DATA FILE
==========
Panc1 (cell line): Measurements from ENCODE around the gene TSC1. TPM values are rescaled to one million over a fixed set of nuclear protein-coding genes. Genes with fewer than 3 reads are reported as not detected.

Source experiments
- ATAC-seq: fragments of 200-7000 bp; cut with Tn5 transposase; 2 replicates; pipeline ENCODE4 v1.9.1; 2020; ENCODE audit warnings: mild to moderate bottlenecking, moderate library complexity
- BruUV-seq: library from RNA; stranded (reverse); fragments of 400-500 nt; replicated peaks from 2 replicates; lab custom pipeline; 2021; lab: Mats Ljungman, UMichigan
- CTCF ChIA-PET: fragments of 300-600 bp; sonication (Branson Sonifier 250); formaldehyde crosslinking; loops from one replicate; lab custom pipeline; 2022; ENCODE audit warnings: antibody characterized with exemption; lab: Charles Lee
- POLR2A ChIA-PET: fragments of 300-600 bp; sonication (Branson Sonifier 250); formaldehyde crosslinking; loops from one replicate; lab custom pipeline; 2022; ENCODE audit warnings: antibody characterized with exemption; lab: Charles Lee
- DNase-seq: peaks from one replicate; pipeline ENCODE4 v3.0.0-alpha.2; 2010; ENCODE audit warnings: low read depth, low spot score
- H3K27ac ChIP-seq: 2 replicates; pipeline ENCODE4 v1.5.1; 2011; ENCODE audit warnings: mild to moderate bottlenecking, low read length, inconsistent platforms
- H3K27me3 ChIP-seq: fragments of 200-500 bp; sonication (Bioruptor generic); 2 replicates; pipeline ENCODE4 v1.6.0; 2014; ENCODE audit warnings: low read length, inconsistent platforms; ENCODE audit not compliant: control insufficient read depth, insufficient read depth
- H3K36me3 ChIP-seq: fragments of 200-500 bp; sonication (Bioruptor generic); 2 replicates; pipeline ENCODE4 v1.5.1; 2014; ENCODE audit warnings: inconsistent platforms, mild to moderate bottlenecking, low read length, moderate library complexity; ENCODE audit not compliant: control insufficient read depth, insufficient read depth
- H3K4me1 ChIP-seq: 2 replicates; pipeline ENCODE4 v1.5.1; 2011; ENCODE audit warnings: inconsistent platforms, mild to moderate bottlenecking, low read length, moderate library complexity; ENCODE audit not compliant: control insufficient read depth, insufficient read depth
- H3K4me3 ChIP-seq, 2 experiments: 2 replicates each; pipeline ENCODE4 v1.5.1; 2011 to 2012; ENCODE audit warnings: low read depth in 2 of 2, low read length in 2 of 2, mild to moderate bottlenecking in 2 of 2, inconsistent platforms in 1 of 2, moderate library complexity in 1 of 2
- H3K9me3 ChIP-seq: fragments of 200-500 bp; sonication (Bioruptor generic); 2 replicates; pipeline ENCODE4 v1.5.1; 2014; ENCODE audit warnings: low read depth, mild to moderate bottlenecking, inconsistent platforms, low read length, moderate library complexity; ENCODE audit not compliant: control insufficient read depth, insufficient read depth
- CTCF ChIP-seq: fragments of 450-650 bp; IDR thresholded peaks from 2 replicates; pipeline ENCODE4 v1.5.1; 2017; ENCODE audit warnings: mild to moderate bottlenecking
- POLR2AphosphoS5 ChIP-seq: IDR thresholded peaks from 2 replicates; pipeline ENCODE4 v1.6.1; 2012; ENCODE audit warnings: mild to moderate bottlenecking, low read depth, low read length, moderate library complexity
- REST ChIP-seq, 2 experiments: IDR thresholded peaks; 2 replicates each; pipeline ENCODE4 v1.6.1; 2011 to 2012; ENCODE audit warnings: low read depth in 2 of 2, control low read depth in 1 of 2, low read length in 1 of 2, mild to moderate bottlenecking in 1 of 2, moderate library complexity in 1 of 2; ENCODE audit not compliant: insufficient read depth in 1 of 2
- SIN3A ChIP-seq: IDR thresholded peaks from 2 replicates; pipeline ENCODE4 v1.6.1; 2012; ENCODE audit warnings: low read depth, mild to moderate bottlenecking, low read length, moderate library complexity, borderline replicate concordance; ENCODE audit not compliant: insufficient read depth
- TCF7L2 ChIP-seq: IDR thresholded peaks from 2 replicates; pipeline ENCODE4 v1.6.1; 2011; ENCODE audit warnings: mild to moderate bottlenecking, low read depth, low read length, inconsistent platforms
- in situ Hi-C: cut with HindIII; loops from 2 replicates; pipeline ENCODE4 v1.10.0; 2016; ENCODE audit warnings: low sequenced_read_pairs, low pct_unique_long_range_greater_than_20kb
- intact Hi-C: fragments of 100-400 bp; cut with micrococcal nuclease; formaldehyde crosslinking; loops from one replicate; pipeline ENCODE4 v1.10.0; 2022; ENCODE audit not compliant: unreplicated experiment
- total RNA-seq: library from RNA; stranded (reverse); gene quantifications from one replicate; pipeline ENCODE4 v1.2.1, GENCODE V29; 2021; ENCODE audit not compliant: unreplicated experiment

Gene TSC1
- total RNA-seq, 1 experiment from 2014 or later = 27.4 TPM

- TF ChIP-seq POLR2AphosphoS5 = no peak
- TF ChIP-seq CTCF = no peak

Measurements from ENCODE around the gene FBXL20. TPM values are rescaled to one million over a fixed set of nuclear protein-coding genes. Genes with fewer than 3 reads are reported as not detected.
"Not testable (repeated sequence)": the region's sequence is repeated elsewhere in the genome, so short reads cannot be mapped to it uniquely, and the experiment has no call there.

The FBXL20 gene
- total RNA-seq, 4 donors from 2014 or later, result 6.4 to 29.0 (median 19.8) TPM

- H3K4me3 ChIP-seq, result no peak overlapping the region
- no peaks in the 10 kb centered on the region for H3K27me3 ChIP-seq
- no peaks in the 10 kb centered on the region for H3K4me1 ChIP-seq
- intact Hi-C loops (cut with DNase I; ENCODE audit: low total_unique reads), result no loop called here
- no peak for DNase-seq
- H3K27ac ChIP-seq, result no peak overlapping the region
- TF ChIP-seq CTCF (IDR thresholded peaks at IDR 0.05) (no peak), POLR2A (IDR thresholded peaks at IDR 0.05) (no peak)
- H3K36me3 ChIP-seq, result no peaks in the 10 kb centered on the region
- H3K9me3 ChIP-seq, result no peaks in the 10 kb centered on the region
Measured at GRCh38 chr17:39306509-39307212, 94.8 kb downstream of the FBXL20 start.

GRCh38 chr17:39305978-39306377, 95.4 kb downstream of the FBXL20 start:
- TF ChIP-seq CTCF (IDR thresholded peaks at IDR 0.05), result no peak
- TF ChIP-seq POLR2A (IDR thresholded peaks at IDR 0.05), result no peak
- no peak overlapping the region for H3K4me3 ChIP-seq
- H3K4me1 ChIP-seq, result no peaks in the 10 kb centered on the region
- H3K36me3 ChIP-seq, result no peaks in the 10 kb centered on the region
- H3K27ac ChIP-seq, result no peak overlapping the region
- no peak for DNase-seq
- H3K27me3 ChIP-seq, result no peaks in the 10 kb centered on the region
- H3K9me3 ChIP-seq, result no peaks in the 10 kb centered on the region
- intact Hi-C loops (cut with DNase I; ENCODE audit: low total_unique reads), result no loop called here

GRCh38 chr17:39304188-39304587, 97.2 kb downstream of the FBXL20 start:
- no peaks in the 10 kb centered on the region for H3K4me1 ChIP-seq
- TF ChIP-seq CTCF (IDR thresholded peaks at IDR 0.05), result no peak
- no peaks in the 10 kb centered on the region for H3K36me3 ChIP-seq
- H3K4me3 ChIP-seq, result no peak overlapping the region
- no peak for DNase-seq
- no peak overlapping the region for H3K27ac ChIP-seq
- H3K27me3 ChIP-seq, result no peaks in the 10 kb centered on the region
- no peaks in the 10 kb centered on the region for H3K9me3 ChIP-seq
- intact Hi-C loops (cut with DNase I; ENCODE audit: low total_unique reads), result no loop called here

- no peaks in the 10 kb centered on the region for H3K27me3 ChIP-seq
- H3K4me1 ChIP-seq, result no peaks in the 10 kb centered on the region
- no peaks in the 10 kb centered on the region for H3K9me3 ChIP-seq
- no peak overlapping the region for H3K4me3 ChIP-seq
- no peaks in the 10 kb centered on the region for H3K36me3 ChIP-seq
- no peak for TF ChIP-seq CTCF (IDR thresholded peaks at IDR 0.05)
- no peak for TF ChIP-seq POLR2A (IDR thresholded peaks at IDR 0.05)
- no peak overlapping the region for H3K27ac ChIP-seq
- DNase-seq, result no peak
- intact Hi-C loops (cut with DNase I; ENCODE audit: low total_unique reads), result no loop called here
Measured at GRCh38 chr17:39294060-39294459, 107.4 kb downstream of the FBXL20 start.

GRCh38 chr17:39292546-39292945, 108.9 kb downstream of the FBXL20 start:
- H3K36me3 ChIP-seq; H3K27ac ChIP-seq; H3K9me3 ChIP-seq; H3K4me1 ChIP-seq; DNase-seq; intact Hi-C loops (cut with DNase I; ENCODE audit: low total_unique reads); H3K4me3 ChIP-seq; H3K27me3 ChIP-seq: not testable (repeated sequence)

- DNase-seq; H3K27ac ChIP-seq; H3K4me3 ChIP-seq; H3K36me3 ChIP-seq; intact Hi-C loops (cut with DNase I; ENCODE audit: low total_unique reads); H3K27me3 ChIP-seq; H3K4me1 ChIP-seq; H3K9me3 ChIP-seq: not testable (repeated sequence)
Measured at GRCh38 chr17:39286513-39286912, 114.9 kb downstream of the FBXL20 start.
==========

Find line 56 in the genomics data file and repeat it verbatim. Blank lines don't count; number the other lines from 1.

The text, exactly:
- no peak for DNase-seq